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Corot telescope in exoplanet haul

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Corot and other telescopes measure the light change when a planet "transits"

Ten new planets outside our Solar System have been spotted by the French-led Corot satellite, bringing the total number of known exoplanets to 561.

They include one planet orbiting an unusually young star, and two Neptune-sized planets orbiting the same star.
Corot, launched in 2006, spots planets by measuring the tiny dip in stellar light that occurs when planets pass between the stars and the Earth.
It has now added 23 planetary systems to the ever-growing roster.
Corot, operated by France’s space agency CNES, was launched in late 2006. It went into orbit shortly before Kepler, a similar mission by the American space agency Nasa.
Originally scheduled to run only until mid-2008, its remit has since been extended to 2013.
It has since established itself not only as a planet-hunter but also a precise instrument for astroseismology – the study of the composition of stars based on the light they emit.
In the latest list of 10 exoplanet finds, seven are so-called “hot Jupiters”, gas giant planets similar to our own Jupiter but far closer to their host star – completing their orbits in just days.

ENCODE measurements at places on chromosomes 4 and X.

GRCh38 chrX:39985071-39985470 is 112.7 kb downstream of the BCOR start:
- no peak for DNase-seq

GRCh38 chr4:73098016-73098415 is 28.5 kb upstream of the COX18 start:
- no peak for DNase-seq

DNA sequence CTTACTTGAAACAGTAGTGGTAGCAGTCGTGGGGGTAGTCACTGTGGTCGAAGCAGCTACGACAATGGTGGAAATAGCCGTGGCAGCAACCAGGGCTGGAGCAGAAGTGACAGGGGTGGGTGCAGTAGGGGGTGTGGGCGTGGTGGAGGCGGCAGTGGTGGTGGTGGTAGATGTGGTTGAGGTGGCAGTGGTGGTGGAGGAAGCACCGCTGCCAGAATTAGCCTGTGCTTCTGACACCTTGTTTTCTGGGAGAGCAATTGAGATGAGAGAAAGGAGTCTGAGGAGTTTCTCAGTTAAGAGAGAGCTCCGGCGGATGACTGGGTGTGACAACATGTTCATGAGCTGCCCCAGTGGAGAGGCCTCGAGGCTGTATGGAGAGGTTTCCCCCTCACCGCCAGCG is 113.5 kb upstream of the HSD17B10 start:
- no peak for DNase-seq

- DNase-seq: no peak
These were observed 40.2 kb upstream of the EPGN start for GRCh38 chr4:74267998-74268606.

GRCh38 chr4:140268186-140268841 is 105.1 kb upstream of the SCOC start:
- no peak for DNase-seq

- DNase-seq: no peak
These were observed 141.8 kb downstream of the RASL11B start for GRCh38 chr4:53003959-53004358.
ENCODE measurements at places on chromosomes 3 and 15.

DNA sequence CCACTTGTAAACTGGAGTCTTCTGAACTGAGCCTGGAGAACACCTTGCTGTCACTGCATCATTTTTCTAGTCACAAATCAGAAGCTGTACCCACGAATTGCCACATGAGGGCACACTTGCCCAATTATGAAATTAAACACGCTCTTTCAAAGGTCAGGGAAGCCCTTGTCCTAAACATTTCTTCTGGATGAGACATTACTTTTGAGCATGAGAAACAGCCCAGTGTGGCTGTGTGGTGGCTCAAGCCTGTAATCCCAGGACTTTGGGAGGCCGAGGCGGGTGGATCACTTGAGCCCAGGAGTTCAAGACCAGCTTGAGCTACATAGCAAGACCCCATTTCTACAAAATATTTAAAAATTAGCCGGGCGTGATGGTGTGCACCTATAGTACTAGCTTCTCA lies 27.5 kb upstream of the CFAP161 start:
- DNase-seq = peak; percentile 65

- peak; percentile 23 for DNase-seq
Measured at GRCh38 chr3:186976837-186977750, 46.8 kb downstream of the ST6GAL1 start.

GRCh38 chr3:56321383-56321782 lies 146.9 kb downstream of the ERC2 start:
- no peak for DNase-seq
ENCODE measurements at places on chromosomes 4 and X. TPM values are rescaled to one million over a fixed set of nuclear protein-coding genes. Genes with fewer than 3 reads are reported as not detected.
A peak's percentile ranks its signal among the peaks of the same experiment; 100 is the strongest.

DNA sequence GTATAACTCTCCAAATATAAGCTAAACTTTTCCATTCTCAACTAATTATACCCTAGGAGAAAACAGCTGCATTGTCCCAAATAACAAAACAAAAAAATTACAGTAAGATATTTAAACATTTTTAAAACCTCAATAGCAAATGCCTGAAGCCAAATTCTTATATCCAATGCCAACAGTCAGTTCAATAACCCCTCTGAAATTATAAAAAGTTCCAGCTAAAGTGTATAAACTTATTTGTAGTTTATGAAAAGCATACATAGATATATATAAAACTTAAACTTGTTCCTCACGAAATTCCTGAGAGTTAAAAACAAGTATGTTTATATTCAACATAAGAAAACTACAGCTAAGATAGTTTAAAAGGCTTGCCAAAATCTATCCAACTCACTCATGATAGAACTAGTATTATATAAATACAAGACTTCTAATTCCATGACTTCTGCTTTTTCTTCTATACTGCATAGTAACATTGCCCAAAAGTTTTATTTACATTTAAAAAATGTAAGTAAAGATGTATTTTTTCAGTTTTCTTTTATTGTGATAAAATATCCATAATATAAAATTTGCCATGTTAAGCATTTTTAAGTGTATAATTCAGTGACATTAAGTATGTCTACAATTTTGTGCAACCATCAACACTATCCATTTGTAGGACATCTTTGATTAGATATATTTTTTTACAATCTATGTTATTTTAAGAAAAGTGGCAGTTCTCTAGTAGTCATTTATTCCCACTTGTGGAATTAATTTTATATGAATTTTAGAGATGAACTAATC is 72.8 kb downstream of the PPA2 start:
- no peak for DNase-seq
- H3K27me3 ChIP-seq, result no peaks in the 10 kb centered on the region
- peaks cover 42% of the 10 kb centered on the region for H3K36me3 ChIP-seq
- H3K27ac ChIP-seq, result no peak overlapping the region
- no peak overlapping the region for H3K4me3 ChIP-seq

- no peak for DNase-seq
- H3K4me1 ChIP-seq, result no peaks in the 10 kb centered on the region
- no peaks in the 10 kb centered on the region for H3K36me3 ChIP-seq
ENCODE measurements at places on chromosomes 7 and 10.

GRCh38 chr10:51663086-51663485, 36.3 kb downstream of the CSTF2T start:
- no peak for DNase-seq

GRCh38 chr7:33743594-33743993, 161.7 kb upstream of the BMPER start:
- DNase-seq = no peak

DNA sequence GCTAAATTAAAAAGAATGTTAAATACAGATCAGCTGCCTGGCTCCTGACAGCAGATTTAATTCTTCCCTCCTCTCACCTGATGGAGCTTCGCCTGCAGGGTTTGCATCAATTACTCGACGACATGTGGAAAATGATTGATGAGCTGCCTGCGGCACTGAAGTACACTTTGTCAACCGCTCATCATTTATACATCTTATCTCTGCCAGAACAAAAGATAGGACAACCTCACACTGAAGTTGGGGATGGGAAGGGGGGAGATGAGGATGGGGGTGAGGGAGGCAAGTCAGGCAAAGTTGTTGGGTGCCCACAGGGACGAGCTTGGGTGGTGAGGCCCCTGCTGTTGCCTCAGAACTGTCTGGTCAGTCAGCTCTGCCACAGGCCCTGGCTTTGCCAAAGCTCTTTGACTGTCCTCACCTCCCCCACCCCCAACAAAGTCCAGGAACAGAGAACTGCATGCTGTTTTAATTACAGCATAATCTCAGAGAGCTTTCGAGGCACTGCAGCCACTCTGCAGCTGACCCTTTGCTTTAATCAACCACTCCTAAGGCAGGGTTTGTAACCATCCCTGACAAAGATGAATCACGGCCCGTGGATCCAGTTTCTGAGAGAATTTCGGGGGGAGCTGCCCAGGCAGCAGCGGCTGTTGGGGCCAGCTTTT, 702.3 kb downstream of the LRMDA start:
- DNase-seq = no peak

Two more orbit the star Corot-24, with diameters equal to and about 1.4 times that of Neptune, completing their orbits in five and 12 days, respectively.
One of the hot Jupiter planets orbits the star Corot-18, which is believed to be just 600 million years old. This is of particular interest to astrophysicists because there is much to be learned from the earliest stages of planet formation.
“If we want to understand the conditions in which planets form, we need to catch them within the first few hundred million years,” said Suzanne Aigrain, a University of Oxford astrophysicist who is part of the Corot team.
“In the case of Corot-18, different ways of determining the age give different results, but it’s possible that the star might be only a few tens of millions of years old. If this is confirmed, then we could learn a lot about the formation and early evolution of hot gas giant planets by comparing the size of Corot-18b to the predictions of theoretical models.”

  • 1. 4-colour CCD camera and electronics: Captures and analyses starlight
  • 2. Baffle: Works to shield the telescope from extraneous light
  • 3. Telescope: A 30cm mirror; it views the star fields
  • 4. Proteus platform: Contains communication equipment, temperature controls and direction controls
  • 5. Solar panel: Uses the Sun’s radiation to power the satellite

Written by physicsgg

June 14, 2011 at 9:04 pm